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  • No, FERC’s Order 1920 Does Not Trigger the Major Questions Doctrine

    The major questions doctrine is a non-issue for Order 1920. This is simply not one of the “extraordinary cases” that the West Virginia Court cautioned might warrant skepticism under the doctrine. Without Order 1920 remedying existing planning and cost allocation practices, FERC would be playing whack-a-mole in adjudicating individual tariffs when it must eradicate systemic failures. And we would all pay the price: unjust rates and a less reliable grid.

  • With or Without Chevron Deference, Agencies Have Extensive Rulemaking Authority

    To be clear, we don’t dispute that eliminating or curtailing Chevron deference would have serious consequences... But equally clear—yet sometimes overlooked—is that agencies often have other avenues to adopt ambitious rules without Chevron deference. This piece highlights several of the legal principles that will endure regardless of Chevron’s fate (or the fate of other legal-deference regimes). In so doing, we highlight where regulators, advocates, and commentators can enforce the boundaries of any decision limiting or eliminating Chevron deference and so thwart efforts to leverage the decision to cripple agency actions that do not rest on Chevron deference. Applying these principles faithfully upholds legislative grants of regulatory authority.

  • FERC Moves On Transmission Rules; EPA Mulls Existing Gas Plant Input

    The Institute for Policy Integrity hosts a May 13 webinar featuring researchers discussing their work on energy access and equity.

  • Transmission Planning for the Energy Transition and the Economics of Coordination

    A recent peer-reviewed academic paper on transmission planning modeling (two Policy Integrity members are among the authors) has important implications for ongoing policy conversations around grid expansion. The authors’ study method exploits the idea of coordinated planning of several interrelated parts. In their model, the moving parts are transmission (onshore and offshore) as well as generation and storage capacity, and the whole system is co-planned. The paper’s focus is on holistic transmission planning (with case studies for the ISO-NE and PJM grids) that includes accounting for negative environmental externalities. The key takeaways from this paper can help inform ongoing transmission planning policy conversations.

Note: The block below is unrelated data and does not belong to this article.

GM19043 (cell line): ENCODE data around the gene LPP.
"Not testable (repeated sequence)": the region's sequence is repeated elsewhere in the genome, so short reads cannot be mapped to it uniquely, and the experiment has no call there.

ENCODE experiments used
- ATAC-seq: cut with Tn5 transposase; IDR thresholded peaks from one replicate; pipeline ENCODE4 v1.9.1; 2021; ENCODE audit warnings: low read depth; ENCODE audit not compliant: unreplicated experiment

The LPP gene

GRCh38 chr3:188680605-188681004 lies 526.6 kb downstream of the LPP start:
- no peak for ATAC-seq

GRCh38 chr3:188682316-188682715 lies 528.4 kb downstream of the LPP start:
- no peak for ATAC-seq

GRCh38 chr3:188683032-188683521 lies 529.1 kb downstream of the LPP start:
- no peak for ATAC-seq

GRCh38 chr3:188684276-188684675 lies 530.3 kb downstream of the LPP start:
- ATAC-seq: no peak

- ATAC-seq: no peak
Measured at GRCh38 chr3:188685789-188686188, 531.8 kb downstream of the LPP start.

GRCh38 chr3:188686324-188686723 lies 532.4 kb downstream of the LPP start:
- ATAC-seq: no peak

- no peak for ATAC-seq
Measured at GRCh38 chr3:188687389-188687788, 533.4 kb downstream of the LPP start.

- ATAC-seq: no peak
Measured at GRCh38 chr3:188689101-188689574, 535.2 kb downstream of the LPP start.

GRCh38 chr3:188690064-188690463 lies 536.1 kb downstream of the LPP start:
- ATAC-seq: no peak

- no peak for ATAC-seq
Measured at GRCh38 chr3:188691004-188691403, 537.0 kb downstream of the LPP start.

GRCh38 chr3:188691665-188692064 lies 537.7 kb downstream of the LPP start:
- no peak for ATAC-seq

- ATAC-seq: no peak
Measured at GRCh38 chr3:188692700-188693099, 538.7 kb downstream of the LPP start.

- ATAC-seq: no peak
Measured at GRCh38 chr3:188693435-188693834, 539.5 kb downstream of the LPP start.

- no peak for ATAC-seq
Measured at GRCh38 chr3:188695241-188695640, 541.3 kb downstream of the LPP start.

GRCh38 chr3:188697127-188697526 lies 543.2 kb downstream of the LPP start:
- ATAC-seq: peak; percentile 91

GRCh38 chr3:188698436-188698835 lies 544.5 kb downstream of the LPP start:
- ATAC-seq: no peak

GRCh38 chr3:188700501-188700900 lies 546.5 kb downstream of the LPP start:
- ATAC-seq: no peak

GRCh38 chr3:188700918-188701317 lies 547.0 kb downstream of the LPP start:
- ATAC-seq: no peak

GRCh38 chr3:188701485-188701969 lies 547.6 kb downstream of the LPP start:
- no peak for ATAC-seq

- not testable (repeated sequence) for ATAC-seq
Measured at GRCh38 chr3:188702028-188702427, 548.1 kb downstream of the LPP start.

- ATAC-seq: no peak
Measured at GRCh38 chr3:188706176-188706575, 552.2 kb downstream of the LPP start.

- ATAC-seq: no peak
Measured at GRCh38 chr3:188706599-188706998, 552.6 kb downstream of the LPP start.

• Can New York’s Cap and Invest Program Address Environmental Justice?

    To help achieve the state’s ambitious GHG emission reduction targets, New York is preparing to propose its own version of a cap-and-trade program called New York Cap and Invest. But if New York is to successfully comply with the CLCPA, it cannot rely on New York Cap and Invest alone. New York will need a well-designed scheme of programs and regulatory mechanisms to not only reduce GHG emissions but to also ensure that disadvantaged communities see real air quality improvements. 

  • The Road Ahead for New York Cap-and-Invest: Too Many GHG Emissions?

    If NYCI’s price on GHG emissions will not unlock the necessary emissions reductions for the CLCPA’s first compliance deadline (2030), DEC, NYSERDA, and other state agencies must act immediately to deploy complementary programs that make up the difference. But the state has provided little evidence of such action — and 2030 is nearly upon us. New York must change tack now.

  • EPA Rules That Limit Pollution From Coal-burning Power Plants Are Long Overdue

    The Clean Air Act requires that a best system of emissions reduction must be “adequately demonstrated.” Courts have interpreted this phrase to include options that are forward-looking and “technology-forcing”—meaning that the standards may not be achievable today, but information available now shows they will be achievable in the future.

  • Coal’s Out. Clean Power’s In. Maybe

    Unlike former President Barack Obama’s Clean Power Plan, Biden’s regulation drills down on carbon emissions at the power plant level, which legal experts say may save it from a similar fate before the Supreme Court. “EPA’s new rule sticks to its plain vanilla, long-standing approach to reduce emissions through systems that help a source operate more cleanly,” said Dena Adler with the New York University School of Law.

  • EPA Defends ‘Forward-Looking’ Power Plant GHG Standards Based On CCS

    Industry lawyers last fall raised concerns about EPA’s reliance on those D.C. Circuit cases -- including arguing that they do not apply to existing sources. However, New York University’s Institute for Policy Integrity in a recent issue brief argues federal courts have repeatedly affirmed that technology does not have to be in widespread use to be “adequately demonstrated,” and that standards may be forward looking.

  • Specter of Supreme Court Smackdown Looms Over Biden Climate Rule

    "At bottom, the Clean Power Plan essentially adopted a cap-and-trade scheme, or set of state cap-and-trade schemes, for carbon," Roberts wrote. "Congress, however, has consistently rejected proposals to amend the Clean Air Act to create such a program." The Biden rule, however, takes an entirely different approach, said Dena Adler, a senior attorney at the Institute for Policy Integrity at the New York University School of Law. “EPA’s new rule sticks to its plain vanilla, long-standing approach to reduce emissions through systems that help a source operate more cleanly,” she said.